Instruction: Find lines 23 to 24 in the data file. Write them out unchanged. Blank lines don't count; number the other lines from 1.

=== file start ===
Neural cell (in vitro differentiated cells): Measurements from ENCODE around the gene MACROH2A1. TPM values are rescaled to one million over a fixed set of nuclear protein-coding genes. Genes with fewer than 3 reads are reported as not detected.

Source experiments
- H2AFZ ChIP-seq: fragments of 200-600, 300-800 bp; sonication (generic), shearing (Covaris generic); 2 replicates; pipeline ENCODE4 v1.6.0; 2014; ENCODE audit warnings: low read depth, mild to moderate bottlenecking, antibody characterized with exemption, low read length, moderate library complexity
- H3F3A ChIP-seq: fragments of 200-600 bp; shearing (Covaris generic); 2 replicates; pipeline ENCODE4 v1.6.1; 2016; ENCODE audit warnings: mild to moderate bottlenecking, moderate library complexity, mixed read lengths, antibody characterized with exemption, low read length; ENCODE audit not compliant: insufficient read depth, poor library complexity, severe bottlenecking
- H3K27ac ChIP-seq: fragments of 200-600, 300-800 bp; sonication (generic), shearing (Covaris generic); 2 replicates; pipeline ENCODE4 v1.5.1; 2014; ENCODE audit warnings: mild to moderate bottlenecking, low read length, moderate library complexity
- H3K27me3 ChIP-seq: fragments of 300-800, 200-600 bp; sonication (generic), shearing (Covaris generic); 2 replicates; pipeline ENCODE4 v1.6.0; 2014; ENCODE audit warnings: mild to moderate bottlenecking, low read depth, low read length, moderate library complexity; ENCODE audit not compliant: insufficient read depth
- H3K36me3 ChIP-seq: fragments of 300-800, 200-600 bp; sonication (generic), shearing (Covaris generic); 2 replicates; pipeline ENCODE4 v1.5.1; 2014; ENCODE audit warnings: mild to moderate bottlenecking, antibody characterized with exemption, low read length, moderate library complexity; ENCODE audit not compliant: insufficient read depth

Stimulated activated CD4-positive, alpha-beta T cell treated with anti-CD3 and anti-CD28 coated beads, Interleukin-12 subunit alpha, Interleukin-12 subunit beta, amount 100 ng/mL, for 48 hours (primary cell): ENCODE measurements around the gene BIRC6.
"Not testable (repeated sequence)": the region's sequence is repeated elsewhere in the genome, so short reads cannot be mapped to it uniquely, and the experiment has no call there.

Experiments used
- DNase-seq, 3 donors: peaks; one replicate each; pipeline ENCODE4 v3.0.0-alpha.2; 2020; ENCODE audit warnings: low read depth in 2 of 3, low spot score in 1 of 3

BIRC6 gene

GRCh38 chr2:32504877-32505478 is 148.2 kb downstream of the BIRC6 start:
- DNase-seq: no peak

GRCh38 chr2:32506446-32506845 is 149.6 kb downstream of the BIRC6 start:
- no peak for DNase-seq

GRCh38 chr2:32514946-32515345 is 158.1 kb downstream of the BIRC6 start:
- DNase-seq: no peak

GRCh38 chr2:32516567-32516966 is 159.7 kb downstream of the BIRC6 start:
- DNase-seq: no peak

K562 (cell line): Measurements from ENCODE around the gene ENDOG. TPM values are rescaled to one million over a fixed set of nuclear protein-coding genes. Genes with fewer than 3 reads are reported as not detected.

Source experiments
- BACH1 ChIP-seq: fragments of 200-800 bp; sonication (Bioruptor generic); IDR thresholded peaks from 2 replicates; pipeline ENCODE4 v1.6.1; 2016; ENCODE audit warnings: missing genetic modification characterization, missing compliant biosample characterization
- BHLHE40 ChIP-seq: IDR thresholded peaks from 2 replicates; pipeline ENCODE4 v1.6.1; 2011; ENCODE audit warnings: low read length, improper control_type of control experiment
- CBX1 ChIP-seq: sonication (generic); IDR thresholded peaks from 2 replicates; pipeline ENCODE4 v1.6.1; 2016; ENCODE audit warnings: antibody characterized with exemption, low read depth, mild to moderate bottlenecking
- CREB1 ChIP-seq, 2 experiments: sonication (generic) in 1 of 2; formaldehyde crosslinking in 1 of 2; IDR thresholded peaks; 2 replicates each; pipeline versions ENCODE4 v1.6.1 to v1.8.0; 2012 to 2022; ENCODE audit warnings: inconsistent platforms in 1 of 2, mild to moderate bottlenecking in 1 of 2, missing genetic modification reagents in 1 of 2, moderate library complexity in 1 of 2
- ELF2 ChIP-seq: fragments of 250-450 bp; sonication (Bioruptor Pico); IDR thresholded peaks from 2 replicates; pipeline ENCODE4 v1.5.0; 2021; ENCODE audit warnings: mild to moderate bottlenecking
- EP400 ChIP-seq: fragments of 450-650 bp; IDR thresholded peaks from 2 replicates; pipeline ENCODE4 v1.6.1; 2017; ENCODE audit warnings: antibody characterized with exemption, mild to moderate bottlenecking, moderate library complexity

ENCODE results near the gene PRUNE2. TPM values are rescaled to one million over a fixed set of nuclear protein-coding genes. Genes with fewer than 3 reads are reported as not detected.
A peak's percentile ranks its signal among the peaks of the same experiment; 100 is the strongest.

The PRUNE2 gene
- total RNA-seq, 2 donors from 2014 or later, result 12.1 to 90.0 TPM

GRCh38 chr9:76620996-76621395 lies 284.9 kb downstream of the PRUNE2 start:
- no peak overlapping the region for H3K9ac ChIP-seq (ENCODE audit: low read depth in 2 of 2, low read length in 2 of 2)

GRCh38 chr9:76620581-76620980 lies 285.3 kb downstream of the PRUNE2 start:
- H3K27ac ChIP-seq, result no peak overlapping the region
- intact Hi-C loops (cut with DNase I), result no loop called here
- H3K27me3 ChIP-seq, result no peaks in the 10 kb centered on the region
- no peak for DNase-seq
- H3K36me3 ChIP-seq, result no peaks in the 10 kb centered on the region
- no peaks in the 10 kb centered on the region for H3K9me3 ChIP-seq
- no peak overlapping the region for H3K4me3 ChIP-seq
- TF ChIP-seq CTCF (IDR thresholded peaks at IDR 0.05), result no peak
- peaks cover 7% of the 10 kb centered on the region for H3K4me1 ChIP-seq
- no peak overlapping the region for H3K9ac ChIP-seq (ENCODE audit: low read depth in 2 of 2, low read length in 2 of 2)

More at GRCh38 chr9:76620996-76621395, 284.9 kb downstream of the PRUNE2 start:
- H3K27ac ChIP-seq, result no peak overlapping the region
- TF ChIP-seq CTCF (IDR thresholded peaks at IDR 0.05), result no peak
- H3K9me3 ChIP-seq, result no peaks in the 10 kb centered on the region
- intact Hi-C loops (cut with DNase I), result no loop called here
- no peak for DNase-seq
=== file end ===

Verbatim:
- BACH1 ChIP-seq: fragments of 200-800 bp; sonication (Bioruptor generic); IDR thresholded peaks from 2 replicates; pipeline ENCODE4 v1.6.1; 2016; ENCODE audit warnings: missing genetic modification characterization, missing compliant biosample characterization
- BHLHE40 ChIP-seq: IDR thresholded peaks from 2 replicates; pipeline ENCODE4 v1.6.1; 2011; ENCODE audit warnings: low read length, improper control_type of control experiment